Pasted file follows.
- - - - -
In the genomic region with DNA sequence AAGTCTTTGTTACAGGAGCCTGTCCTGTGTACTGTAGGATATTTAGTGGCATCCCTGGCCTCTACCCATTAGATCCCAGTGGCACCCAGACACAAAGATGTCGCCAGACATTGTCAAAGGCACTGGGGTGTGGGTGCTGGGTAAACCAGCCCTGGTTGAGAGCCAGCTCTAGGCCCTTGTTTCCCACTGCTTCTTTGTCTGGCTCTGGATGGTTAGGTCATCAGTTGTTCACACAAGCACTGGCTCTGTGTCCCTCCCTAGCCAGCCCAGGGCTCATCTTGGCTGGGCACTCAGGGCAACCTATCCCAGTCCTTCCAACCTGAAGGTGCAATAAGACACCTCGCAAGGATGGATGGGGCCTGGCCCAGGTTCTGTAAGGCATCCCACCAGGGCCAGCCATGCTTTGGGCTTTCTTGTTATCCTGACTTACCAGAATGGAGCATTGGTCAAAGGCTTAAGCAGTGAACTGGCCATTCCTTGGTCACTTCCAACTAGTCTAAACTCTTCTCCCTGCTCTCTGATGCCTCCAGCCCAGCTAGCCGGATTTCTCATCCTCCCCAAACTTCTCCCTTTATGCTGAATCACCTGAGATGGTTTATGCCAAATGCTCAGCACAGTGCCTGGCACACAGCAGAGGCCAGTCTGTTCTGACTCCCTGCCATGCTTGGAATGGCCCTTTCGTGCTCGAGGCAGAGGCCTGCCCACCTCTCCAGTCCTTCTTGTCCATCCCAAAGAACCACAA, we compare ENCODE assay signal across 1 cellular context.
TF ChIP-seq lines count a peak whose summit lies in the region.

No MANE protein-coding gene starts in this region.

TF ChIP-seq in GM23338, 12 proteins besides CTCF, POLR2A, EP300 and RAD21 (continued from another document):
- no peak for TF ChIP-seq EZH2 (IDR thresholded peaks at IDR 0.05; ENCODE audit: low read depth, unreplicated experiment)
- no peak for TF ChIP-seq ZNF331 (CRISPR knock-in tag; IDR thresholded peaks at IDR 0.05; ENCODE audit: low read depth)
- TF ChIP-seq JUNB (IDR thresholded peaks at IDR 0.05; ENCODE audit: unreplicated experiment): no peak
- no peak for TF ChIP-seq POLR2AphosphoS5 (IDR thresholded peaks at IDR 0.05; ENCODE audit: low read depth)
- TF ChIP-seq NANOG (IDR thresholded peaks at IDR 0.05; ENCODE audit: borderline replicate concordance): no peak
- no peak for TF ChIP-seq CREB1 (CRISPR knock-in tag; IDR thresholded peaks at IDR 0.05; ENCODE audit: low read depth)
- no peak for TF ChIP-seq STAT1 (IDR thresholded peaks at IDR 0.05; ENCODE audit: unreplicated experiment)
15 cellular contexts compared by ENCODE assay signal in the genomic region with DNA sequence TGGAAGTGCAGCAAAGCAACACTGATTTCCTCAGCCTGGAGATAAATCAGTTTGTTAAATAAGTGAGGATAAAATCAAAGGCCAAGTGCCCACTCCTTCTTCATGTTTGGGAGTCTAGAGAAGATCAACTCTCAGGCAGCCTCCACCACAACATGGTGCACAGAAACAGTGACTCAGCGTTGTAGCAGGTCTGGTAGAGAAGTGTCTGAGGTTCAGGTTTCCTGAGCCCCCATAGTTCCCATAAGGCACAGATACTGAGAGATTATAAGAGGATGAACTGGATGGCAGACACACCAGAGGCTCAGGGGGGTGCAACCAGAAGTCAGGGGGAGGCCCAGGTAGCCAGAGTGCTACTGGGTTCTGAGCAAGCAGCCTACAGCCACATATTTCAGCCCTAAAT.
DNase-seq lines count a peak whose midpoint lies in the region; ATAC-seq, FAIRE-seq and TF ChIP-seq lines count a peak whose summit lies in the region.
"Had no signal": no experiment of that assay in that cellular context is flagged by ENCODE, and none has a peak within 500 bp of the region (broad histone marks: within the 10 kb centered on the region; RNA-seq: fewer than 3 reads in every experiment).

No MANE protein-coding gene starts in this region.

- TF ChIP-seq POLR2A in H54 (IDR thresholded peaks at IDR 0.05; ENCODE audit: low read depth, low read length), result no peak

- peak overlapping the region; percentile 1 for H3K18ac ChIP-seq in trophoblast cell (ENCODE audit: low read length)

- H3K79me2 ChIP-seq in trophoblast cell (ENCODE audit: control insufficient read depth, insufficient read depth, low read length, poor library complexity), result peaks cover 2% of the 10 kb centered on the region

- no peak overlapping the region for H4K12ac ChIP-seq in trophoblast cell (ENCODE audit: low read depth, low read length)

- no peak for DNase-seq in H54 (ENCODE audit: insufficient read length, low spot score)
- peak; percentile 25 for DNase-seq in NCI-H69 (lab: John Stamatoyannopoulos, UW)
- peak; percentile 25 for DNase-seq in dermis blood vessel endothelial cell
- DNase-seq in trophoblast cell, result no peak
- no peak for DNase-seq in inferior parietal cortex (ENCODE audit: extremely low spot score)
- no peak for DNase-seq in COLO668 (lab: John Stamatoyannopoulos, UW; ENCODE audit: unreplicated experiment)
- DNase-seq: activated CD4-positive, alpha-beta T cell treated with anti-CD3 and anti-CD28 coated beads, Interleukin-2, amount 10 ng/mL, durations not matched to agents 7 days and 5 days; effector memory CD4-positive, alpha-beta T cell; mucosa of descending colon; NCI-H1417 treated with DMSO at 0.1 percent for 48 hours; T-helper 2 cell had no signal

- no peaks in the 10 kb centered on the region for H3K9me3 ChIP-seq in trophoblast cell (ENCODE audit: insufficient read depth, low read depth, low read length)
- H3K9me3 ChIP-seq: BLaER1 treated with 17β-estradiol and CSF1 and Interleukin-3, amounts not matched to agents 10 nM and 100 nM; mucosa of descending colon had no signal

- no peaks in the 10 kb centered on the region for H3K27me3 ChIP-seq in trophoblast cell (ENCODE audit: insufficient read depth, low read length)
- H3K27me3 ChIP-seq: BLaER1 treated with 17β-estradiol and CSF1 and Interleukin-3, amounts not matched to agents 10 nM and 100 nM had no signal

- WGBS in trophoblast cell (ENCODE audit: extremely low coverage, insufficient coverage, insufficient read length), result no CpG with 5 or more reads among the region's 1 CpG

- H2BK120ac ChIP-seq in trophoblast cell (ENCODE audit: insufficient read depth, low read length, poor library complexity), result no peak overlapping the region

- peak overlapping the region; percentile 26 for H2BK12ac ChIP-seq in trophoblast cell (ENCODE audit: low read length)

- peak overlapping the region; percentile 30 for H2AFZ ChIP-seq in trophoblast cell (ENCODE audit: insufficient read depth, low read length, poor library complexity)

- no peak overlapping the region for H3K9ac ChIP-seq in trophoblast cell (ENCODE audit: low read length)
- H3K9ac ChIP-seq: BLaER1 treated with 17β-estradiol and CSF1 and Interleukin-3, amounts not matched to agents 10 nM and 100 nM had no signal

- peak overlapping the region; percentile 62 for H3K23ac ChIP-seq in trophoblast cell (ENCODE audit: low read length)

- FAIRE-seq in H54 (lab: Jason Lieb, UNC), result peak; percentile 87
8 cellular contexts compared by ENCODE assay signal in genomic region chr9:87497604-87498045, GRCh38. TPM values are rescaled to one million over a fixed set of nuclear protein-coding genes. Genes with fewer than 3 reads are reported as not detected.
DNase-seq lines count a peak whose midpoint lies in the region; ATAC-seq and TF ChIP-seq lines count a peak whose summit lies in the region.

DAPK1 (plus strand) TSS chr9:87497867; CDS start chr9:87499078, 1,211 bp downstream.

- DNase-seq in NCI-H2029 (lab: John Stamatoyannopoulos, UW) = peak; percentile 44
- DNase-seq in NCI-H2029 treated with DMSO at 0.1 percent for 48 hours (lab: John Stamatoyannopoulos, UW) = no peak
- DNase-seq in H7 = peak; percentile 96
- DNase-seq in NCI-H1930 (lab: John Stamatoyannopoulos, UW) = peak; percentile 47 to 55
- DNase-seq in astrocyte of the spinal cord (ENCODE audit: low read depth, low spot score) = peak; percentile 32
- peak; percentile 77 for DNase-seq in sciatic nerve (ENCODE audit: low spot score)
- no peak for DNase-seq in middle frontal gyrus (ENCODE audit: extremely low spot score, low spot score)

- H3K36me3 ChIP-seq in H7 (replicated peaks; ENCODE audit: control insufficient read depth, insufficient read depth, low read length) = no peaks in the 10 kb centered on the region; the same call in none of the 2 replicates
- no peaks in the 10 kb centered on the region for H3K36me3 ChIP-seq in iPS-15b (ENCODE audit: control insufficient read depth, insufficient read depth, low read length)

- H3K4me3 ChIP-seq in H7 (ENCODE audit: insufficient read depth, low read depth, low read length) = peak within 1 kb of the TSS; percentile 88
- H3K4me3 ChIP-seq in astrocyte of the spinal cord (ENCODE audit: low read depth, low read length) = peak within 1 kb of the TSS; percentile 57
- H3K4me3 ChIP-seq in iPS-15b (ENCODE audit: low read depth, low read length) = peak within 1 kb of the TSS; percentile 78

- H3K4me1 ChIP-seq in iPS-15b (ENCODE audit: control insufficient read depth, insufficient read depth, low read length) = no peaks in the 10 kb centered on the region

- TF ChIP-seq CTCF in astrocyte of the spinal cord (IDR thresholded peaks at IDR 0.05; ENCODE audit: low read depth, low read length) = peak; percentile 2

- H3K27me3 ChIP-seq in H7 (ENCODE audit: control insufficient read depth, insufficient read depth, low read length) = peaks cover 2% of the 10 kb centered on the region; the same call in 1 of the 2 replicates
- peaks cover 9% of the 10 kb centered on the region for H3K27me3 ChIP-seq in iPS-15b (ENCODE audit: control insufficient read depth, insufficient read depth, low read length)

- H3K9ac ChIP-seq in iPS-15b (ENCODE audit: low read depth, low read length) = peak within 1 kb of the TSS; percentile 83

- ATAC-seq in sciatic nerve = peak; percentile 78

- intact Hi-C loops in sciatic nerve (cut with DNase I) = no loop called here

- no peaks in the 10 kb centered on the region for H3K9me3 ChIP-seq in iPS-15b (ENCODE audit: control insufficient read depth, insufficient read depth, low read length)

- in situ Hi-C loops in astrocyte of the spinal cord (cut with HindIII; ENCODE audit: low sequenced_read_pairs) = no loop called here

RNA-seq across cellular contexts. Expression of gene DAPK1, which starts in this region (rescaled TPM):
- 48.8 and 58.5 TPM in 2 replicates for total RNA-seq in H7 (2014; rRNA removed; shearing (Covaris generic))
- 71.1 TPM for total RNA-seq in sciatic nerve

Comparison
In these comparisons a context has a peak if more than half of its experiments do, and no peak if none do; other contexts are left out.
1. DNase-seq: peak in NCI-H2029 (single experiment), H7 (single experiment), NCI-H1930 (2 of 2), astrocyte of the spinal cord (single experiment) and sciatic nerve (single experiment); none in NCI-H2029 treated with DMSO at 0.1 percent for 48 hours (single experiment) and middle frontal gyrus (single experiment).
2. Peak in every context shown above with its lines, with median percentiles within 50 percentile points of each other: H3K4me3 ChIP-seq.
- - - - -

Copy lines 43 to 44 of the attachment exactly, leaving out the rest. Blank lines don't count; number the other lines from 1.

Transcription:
- DNase-seq in NCI-H2029 treated with DMSO at 0.1 percent for 48 hours (lab: John Stamatoyannopoulos, UW) = no peak
- DNase-seq in H7 = peak; percentile 96